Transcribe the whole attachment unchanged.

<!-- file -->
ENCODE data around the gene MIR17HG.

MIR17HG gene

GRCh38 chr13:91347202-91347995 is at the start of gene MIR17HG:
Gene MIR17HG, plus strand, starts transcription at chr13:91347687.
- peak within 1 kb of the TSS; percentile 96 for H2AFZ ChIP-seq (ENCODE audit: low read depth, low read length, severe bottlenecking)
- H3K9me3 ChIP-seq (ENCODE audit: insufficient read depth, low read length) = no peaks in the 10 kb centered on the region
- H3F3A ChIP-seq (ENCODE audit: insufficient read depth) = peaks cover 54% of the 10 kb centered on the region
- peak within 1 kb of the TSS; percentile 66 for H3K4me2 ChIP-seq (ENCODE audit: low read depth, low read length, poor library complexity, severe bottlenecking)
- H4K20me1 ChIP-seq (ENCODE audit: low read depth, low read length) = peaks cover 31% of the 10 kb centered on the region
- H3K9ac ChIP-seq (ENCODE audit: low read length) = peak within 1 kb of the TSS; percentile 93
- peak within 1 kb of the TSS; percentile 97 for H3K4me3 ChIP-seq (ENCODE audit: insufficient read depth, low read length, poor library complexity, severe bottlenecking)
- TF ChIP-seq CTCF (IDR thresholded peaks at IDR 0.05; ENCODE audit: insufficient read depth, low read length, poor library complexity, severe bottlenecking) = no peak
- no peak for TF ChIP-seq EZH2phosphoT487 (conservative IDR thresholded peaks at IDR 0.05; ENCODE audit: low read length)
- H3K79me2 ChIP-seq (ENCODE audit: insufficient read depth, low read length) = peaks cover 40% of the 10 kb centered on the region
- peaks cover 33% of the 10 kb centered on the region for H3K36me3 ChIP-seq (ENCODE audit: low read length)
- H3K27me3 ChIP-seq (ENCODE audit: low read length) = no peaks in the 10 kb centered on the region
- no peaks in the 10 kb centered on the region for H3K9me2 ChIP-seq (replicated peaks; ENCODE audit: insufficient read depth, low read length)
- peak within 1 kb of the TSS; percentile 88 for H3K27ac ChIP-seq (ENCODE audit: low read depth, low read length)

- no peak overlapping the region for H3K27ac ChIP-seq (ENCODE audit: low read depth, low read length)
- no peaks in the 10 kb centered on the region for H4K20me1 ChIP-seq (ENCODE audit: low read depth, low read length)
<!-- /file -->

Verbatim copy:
ENCODE data around the gene MIR17HG.

MIR17HG gene

GRCh38 chr13:91347202-91347995 is at the start of gene MIR17HG:
Gene MIR17HG, plus strand, starts transcription at chr13:91347687.
- peak within 1 kb of the TSS; percentile 96 for H2AFZ ChIP-seq (ENCODE audit: low read depth, low read length, severe bottlenecking)
- H3K9me3 ChIP-seq (ENCODE audit: insufficient read depth, low read length) = no peaks in the 10 kb centered on the region
- H3F3A ChIP-seq (ENCODE audit: insufficient read depth) = peaks cover 54% of the 10 kb centered on the region
- peak within 1 kb of the TSS; percentile 66 for H3K4me2 ChIP-seq (ENCODE audit: low read depth, low read length, poor library complexity, severe bottlenecking)
- H4K20me1 ChIP-seq (ENCODE audit: low read depth, low read length) = peaks cover 31% of the 10 kb centered on the region
- H3K9ac ChIP-seq (ENCODE audit: low read length) = peak within 1 kb of the TSS; percentile 93
- peak within 1 kb of the TSS; percentile 97 for H3K4me3 ChIP-seq (ENCODE audit: insufficient read depth, low read length, poor library complexity, severe bottlenecking)
- TF ChIP-seq CTCF (IDR thresholded peaks at IDR 0.05; ENCODE audit: insufficient read depth, low read length, poor library complexity, severe bottlenecking) = no peak
- no peak for TF ChIP-seq EZH2phosphoT487 (conservative IDR thresholded peaks at IDR 0.05; ENCODE audit: low read length)
- H3K79me2 ChIP-seq (ENCODE audit: insufficient read depth, low read length) = peaks cover 40% of the 10 kb centered on the region
- peaks cover 33% of the 10 kb centered on the region for H3K36me3 ChIP-seq (ENCODE audit: low read length)
- H3K27me3 ChIP-seq (ENCODE audit: low read length) = no peaks in the 10 kb centered on the region
- no peaks in the 10 kb centered on the region for H3K9me2 ChIP-seq (replicated peaks; ENCODE audit: insufficient read depth, low read length)
- peak within 1 kb of the TSS; percentile 88 for H3K27ac ChIP-seq (ENCODE audit: low read depth, low read length)

- no peak overlapping the region for H3K27ac ChIP-seq (ENCODE audit: low read depth, low read length)
- no peaks in the 10 kb centered on the region for H4K20me1 ChIP-seq (ENCODE audit: low read depth, low read length)